Prerequisites: Upper-division status. Main currents of European intellectual and cultural life from 1914-2001. Topics include psychoanalysis; intellectual and cultural responses to World War I, the Russian Revolution and the rise of fascism; Critical Theory, existentialism, feminism and postmodernism; decolonization and the protest movements of the 1960s; the Cold War and the collapse of the Soviet communism; globalization, immigration and the new multicultural Europe. Offered occasionally.
HIS 450 MUSEUM INTERNSHIP
For students interested in gaining practical experience in museum work. Assignment to a particular museum is based on a student's major-related disciplines. Students in areas such as history, anthropology, art history, education, and the natural sciences are eligible. Offered occasionally.
Equivalent Course: MST 450
HIS 460 PATTERNS OF HISTORY IN SOUTHEAST ASIA
Examination of key topics in the social and political history of the principal regions of Southeast Asia. Primary emphasis on the cultural heritage and political origins of the major modern Southeast Asian nations. Myanmar (Burma), Thailand, Malaysia, Cambodia, Vietnam, Indonesia, Singapore, and the Philippines. Offered occasionally.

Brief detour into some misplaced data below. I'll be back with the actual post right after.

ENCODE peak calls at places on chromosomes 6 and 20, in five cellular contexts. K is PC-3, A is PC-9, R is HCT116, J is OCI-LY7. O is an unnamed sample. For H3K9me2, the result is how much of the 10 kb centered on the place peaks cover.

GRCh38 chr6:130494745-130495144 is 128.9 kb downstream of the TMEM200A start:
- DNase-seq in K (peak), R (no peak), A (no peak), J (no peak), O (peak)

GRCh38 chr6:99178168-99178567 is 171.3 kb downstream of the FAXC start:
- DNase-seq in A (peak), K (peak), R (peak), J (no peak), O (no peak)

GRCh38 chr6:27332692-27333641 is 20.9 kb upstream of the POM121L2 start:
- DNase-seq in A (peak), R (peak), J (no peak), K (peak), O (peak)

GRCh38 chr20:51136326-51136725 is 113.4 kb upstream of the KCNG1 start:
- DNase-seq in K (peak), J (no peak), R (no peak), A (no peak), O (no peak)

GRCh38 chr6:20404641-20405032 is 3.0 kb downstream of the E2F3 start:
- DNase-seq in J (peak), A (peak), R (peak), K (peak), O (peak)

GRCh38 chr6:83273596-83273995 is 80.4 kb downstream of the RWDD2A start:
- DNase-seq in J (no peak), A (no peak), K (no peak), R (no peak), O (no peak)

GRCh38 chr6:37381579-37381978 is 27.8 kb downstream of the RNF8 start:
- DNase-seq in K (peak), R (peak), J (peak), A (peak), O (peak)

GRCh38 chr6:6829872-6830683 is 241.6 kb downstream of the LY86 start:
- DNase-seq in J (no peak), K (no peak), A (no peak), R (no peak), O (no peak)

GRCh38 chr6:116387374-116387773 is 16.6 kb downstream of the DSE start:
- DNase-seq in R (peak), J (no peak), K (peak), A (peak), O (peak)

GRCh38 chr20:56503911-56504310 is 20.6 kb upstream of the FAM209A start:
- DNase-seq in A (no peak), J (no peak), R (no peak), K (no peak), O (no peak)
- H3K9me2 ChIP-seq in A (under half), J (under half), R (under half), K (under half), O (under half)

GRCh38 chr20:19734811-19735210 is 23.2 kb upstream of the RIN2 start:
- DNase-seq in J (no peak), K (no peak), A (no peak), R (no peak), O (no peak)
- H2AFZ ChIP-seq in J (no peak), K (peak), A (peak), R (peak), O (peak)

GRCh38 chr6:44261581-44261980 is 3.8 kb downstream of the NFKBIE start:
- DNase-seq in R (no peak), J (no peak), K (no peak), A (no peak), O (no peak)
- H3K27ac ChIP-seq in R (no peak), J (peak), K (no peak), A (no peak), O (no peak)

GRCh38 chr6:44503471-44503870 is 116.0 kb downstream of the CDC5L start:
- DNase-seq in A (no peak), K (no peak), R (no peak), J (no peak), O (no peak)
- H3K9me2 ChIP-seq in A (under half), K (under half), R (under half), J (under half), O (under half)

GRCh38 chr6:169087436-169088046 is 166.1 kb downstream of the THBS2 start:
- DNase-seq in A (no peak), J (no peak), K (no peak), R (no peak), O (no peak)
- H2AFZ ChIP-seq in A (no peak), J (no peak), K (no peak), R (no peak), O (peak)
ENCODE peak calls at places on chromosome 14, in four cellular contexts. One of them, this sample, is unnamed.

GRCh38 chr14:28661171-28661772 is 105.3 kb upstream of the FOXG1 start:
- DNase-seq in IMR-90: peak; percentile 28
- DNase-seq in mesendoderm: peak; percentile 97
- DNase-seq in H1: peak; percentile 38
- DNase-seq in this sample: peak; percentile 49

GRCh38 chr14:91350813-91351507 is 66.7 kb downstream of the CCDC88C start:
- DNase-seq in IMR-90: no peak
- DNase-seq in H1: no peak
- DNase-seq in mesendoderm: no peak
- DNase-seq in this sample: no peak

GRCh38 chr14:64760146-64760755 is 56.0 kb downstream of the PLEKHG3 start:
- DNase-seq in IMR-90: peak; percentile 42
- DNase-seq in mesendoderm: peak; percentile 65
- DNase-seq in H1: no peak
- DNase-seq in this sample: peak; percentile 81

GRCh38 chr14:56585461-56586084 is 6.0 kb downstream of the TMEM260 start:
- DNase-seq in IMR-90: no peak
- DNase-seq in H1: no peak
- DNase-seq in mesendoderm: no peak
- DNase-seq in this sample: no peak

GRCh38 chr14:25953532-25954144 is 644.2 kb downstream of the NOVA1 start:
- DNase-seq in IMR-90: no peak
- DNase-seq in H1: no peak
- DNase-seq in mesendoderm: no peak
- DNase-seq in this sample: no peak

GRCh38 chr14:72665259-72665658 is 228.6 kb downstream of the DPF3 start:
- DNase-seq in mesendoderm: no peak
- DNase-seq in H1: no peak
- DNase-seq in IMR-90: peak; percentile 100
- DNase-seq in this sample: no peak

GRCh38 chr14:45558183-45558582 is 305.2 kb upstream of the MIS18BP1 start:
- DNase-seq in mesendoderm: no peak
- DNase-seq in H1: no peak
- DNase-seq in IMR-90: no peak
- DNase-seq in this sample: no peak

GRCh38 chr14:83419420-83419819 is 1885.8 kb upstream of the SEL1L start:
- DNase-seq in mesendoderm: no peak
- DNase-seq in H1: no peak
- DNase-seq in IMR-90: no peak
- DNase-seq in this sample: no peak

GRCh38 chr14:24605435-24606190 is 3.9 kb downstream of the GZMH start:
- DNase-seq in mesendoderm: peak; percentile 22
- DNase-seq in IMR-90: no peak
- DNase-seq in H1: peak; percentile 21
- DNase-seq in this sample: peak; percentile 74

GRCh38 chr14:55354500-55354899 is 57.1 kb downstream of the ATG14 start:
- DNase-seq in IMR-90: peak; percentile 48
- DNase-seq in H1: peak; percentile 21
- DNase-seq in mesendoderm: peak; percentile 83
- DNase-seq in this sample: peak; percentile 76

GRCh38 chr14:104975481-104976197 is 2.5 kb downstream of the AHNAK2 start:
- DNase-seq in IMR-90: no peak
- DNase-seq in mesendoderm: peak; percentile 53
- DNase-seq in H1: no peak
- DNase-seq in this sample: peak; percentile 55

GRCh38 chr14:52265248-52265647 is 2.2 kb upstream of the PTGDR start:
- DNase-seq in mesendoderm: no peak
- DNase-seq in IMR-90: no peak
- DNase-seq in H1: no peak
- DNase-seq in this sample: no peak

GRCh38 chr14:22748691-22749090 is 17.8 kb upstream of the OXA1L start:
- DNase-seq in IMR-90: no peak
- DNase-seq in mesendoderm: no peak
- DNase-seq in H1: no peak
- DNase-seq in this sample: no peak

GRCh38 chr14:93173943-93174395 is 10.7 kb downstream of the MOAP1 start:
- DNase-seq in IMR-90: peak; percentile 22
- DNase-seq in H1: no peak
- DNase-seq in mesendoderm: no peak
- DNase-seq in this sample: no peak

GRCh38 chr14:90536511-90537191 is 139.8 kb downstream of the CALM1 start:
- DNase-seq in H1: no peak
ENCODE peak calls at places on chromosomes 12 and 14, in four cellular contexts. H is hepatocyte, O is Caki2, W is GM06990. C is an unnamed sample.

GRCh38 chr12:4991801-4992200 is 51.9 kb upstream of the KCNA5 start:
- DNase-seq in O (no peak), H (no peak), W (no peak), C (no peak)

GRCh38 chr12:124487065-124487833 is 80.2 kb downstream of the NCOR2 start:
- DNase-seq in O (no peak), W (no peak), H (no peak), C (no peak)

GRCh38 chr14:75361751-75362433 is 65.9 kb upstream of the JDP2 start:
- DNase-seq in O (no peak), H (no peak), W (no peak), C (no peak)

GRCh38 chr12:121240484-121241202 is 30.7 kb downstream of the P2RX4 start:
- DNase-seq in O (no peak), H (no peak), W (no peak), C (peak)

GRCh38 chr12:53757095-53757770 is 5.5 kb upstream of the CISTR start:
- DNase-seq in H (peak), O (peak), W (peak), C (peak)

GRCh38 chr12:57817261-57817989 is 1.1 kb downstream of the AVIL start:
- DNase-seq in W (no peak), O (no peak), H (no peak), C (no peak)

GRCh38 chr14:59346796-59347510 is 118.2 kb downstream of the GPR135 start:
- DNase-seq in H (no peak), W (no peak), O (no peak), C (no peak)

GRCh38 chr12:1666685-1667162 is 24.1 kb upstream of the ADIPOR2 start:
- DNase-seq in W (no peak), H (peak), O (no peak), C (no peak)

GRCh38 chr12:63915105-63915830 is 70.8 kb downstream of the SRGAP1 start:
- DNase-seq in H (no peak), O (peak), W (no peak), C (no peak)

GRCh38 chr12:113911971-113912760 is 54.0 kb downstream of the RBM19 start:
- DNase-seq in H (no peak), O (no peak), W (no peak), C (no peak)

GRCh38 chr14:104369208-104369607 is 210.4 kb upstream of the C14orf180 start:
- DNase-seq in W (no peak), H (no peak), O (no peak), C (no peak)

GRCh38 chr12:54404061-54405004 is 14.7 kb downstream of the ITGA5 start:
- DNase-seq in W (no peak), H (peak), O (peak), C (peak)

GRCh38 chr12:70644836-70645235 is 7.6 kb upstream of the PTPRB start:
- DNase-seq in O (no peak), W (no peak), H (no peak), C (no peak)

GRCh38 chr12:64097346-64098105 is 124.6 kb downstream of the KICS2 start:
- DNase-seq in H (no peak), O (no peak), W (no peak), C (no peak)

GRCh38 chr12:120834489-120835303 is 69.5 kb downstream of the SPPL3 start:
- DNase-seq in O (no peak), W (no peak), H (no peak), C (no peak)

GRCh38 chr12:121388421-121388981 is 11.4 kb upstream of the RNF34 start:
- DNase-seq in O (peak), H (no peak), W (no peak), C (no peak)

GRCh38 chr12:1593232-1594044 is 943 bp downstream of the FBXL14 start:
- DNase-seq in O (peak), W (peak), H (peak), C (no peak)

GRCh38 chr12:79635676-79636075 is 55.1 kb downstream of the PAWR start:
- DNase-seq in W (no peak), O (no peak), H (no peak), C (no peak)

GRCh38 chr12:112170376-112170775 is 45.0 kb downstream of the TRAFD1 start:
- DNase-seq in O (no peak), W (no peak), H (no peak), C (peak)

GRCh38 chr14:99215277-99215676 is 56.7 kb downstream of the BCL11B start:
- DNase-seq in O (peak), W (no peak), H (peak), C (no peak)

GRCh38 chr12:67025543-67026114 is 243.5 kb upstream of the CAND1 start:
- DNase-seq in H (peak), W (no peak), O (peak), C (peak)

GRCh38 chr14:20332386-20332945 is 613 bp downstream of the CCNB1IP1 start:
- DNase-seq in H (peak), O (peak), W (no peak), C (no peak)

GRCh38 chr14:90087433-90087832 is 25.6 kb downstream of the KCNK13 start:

HIS 465 IMPERIALISM IN THE 19TH AND 20TH CENTURIES
3, 3/0; NW14
Imperialism in Asia and Africa through decolonization. Political and economic motives for acquiring colonies. Historiography of imperialism. Colonial administration and economic exploitation. Role of missionaries. Colonial culture and society. Women and imperialism. Collaboration, complicity, and resistance among indigenous peoples. Colonial nationalism and decolonization. Offered occasionally.
HIS 466 DRUGS AND GLOBAL HISTORY
Prerequisites: Upper division status or Instructor Permission. Research seminar on the history, culture, and sociology of drug consumption including food drugs such as coffee, tea and yerba maté. Cultural uses of drugs and their rejection or acceptance in society. How drug commodities have influenced human migration patterns and global economics. Offered occasionally.
HIS 468 READINGS IN AFRICAN AMERICAN HISTORY